It's also an interesting look at exactly how many times teams crossed the goal line last season, a total stat that, for whatever reason, doesn't get looked at very much.

It's obviously no guaranteed predictor of success, but it's an interesting look at the boiled down "returning starters" number we always hear about in the months leading up to the season.

1. Texas A&M -- 93.6 percent
47 offensive touchdowns (44 return)
28 passing touchdowns (15 return)
28 receiving touchdowns (27 return)
19 rushing touchdowns (17 return)

2. Missouri -- 88.9 percent
45 offensive touchdowns (40 return)
17 passing touchdowns (1 returns, James Franklin)
17 receiving touchdowns (17 return)
28 rushing touchdowns (23 return)

3. Kansas -- 87.5 percent
24 offensive touchdowns (21 return)
11 passing touchdowns (11 return)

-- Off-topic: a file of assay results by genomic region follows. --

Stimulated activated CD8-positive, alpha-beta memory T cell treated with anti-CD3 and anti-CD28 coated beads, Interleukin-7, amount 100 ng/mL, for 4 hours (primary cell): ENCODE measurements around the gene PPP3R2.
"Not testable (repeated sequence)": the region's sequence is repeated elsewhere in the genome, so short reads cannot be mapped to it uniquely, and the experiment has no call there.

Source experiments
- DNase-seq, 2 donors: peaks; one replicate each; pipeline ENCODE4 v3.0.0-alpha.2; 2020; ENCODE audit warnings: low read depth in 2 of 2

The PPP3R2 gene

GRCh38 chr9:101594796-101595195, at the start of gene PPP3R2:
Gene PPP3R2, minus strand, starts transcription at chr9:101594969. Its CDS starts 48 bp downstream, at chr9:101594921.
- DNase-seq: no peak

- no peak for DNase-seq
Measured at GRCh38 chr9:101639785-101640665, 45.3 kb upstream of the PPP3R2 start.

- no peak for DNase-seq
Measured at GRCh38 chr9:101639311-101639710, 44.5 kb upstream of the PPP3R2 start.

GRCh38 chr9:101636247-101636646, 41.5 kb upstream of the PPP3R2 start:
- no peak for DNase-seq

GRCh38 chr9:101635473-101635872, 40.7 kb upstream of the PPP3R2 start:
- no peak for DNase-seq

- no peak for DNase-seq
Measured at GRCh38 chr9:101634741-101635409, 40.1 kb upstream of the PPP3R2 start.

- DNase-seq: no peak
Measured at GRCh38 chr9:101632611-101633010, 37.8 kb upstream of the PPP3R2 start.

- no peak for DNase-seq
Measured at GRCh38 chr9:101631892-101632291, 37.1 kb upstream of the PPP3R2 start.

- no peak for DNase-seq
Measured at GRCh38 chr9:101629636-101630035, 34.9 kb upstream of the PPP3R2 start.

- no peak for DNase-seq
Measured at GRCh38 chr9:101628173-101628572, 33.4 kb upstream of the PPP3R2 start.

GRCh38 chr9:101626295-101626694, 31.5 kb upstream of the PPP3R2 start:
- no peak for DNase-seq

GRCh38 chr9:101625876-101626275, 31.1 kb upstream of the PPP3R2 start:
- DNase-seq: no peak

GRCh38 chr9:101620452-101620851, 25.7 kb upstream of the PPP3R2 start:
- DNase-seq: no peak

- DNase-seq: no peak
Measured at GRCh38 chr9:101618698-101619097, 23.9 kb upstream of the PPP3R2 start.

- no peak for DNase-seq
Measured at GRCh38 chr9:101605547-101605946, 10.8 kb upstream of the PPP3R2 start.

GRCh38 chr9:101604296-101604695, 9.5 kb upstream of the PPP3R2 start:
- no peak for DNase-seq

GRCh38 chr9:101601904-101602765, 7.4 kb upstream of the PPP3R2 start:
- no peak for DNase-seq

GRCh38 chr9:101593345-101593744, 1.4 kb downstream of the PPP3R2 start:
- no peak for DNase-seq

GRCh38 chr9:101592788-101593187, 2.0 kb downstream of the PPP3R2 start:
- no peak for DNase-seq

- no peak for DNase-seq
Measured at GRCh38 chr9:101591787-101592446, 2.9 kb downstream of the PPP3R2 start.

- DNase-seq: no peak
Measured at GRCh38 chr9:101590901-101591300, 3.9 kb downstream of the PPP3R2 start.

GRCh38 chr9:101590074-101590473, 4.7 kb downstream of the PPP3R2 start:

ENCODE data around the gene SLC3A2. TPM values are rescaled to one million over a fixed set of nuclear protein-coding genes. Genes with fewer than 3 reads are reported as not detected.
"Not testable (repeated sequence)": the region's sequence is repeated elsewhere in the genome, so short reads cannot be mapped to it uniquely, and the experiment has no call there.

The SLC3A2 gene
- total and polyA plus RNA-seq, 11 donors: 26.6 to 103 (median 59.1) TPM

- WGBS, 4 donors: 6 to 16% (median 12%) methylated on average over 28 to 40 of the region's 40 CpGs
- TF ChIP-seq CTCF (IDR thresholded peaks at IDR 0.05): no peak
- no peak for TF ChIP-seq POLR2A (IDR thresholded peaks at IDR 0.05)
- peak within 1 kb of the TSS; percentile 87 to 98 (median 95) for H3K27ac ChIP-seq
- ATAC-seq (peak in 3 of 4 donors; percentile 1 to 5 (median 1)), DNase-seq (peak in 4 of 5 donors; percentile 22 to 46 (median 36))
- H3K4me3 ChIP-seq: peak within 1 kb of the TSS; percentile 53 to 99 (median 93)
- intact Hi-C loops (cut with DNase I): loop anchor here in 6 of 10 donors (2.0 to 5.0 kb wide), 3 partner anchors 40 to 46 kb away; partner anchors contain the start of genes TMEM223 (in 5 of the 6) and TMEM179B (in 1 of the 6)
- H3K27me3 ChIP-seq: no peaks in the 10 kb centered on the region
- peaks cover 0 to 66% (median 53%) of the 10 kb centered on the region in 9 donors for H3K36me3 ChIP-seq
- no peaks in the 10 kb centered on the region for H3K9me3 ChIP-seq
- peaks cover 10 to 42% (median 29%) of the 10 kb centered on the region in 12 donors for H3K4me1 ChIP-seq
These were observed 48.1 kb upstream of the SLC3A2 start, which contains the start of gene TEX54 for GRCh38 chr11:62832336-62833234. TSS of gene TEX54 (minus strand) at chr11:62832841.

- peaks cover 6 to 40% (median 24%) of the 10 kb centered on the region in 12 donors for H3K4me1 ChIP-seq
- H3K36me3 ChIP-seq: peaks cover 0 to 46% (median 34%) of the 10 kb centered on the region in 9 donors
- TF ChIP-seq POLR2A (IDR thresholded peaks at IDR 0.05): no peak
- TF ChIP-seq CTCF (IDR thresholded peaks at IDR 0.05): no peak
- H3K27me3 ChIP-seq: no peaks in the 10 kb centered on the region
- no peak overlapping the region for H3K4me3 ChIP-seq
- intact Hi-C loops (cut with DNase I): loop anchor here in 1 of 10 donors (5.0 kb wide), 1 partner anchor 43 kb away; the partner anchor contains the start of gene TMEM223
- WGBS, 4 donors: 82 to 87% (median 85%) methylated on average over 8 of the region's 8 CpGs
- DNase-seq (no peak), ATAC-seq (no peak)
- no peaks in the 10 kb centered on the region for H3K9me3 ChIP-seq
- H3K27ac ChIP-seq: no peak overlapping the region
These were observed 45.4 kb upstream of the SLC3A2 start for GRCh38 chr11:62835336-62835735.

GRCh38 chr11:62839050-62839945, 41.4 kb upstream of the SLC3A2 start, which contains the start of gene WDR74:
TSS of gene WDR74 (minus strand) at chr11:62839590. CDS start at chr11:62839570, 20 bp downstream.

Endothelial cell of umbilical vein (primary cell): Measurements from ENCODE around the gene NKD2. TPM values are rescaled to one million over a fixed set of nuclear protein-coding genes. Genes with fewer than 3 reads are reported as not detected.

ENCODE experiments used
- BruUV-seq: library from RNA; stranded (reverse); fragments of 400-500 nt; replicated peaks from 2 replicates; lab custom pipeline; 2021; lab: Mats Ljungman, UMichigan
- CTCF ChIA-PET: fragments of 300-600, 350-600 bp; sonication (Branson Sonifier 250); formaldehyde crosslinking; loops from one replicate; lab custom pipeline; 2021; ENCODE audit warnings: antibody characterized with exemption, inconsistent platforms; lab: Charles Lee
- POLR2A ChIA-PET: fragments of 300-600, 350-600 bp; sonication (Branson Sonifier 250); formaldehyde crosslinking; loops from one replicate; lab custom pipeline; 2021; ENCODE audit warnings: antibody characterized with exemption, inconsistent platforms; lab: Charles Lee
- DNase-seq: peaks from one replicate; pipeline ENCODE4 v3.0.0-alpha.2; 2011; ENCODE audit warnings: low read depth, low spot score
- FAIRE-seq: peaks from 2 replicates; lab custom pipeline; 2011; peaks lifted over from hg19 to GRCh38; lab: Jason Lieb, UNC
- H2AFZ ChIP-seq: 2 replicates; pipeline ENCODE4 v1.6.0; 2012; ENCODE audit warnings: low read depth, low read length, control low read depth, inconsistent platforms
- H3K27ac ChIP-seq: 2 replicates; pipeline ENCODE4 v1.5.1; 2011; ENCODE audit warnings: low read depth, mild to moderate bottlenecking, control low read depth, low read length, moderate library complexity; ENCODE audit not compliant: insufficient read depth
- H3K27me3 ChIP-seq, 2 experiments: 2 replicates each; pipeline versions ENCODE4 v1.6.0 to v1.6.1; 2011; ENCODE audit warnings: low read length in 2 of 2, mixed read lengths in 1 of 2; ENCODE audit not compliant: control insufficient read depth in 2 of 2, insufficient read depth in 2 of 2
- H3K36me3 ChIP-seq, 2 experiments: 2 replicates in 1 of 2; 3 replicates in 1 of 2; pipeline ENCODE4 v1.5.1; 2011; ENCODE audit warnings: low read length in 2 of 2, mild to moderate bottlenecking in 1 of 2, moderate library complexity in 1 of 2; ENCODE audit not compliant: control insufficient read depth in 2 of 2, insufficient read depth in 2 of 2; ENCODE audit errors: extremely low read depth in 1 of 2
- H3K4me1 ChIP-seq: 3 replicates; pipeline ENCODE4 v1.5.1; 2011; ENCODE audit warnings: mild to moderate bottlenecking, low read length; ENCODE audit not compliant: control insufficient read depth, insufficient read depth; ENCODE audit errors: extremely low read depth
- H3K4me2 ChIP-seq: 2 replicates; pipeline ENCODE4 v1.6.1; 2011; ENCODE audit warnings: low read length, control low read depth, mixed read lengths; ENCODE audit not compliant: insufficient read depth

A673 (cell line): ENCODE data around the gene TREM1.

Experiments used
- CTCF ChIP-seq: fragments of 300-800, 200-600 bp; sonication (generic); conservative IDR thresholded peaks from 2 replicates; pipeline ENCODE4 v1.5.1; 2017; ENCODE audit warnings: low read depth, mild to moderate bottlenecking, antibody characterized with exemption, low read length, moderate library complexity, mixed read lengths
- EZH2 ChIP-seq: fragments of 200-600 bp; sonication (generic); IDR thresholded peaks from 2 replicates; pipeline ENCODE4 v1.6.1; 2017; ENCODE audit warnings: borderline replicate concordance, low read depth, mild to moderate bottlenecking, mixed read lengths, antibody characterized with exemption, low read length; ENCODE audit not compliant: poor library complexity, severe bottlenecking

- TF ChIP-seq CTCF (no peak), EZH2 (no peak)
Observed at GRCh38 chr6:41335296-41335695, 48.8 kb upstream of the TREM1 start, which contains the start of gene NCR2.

11 receiving touchdowns (9 return)
13 rushing touchdowns (12 return)

4. Texas -- 79.3 percent
29 offensive touchdowns (23 return)
10 passing touchdowns (10 return)
10 receiving touchdowns (7 return)
19 rushing touchdowns (16 return)

5. Oklahoma State -- 72.6 percent
62 offensive touchdowns (45 return)
36 passing touchdowns (36 return)
36 receiving touchdowns (35 return, Colton Chelf)
26 rushing touchdowns (10 return)

6. Baylor -- 70.8 percent
48 offensive touchdowns (34 return)
23 passing touchdowns (23 return, including one by WR Kendall Wright)
23 receiving touchdowns (21 return)
25 rushing touchdowns (13 return)

7. Oklahoma -- 59 percent
61 offensive touchdowns (36 return)
38 passing touchdowns (38 return)
38 receiving touchdowns (29 return)
23 rushing touchdowns (7 return)

8. Texas Tech -- 35.7 percent
56 offensive touchdowns (20 return)
39 passing touchdowns (none return)
39 receiving touchdowns (11 return)
17 rushing touchdowns (9 return)

9. Iowa State -- 34.5 percent
29 offensive touchdowns (10 return)